Legal action taken to prevent travellers setting up camp
PUBLISHED: 07:15 26 February 2009 | UPDATED: 15:59 11 May 2010
TRAVELLERS will not be setting up an illegal camp on a field in South Cambridgeshire after a council won an injunction to protect the land. South Cambridgeshire District Council has taken the unusual step of gaining a pre-emptive high court injunction t
TRAVELLERS will not be setting up an illegal camp on a field in South Cambridgeshire after a council won an injunction to protect the land.
South Cambridgeshire District Council has taken the unusual step of gaining a pre-emptive high court injunction to protect land off the A505 at Thriplow, near the pet crematorium. This was granted on February 18.
Cllr Peter Topping, who represents Thriplow on South Cambridgeshire District Council, said: "There have been strong rumours going around for the last month or so that the land had been bought by some travellers planning to set up a camp, and the district council had to take action for two reasons.
"Firstly, the A505 is a very fast moving road, and it would be crazy to have a lot of people living in a field right next to it. It could be very dangerous.
"Secondly, there is a planning process which must be followed by everyone when it comes to building new housing."
The injunction came about following collaboration between Thriplow Parish Council, the district council and local businesses.
A district council spokesman said: "The district council understood that the land was at risk of an unauthorised encampment by travellers, likely to result in caravans and/or mobile homes on the site and accompanying hard-standing and access roads, without the correct planning consent.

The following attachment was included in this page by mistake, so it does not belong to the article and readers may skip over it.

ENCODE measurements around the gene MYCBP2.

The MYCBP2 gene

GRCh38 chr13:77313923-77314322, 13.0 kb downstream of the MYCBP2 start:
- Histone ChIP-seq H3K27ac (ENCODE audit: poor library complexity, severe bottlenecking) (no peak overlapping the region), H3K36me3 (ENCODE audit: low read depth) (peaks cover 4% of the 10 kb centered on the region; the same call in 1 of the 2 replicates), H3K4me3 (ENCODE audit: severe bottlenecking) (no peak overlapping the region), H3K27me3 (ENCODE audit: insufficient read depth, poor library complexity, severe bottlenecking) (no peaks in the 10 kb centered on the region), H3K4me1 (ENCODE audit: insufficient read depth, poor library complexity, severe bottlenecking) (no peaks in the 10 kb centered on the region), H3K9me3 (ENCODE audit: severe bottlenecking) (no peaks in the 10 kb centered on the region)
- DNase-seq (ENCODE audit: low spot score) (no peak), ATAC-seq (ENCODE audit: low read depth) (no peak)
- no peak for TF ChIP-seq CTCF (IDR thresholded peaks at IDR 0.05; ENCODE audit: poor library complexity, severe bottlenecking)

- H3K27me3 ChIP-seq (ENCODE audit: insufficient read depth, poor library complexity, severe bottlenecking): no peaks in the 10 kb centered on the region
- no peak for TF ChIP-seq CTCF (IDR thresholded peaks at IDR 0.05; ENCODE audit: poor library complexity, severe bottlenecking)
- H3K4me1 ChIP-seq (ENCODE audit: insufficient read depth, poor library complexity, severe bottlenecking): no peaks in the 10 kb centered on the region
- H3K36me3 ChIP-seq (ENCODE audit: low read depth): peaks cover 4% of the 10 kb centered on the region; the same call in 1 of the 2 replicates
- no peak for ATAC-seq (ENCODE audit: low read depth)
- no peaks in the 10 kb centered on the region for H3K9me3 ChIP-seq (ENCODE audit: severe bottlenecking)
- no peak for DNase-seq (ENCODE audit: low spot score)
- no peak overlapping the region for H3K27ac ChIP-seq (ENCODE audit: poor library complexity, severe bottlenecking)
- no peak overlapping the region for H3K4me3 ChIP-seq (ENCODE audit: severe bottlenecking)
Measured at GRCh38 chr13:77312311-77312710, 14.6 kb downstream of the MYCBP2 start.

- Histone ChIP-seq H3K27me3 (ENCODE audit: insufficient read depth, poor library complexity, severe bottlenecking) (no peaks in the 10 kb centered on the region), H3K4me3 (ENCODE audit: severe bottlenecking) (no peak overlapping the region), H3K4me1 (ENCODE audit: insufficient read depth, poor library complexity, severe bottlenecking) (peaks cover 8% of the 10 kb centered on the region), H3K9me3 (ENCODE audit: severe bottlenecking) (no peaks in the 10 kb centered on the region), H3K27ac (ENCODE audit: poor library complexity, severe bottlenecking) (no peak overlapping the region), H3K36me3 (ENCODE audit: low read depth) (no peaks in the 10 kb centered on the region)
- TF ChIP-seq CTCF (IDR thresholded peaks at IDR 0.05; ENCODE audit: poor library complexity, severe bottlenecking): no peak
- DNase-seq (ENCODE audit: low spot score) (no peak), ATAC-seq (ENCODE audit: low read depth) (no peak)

"The injunction prevents anyone from putting (or giving others permission to put) residential caravans and/or mobile homes and associated development on the land without planning permission or without seeking to vary the court order."
Cllr Nick Wright, district council portfolio holder for planning, added: "Working with the local community and acting swiftly, we have managed to protect some vulnerable land against unauthorised development.
"The planning process applies to everyone, and these injunctions will help to ensure that everyone pays heed to this, preventing the adverse impact on the countryside that unauthorised development would have.
"I hope the injunctions will prevent gipsies and travellers from paying money for sites that they can't use. We'd encourage everyone to take part in the planning system and help us identify sites that are suitable in terms of number, location and access to facilities.
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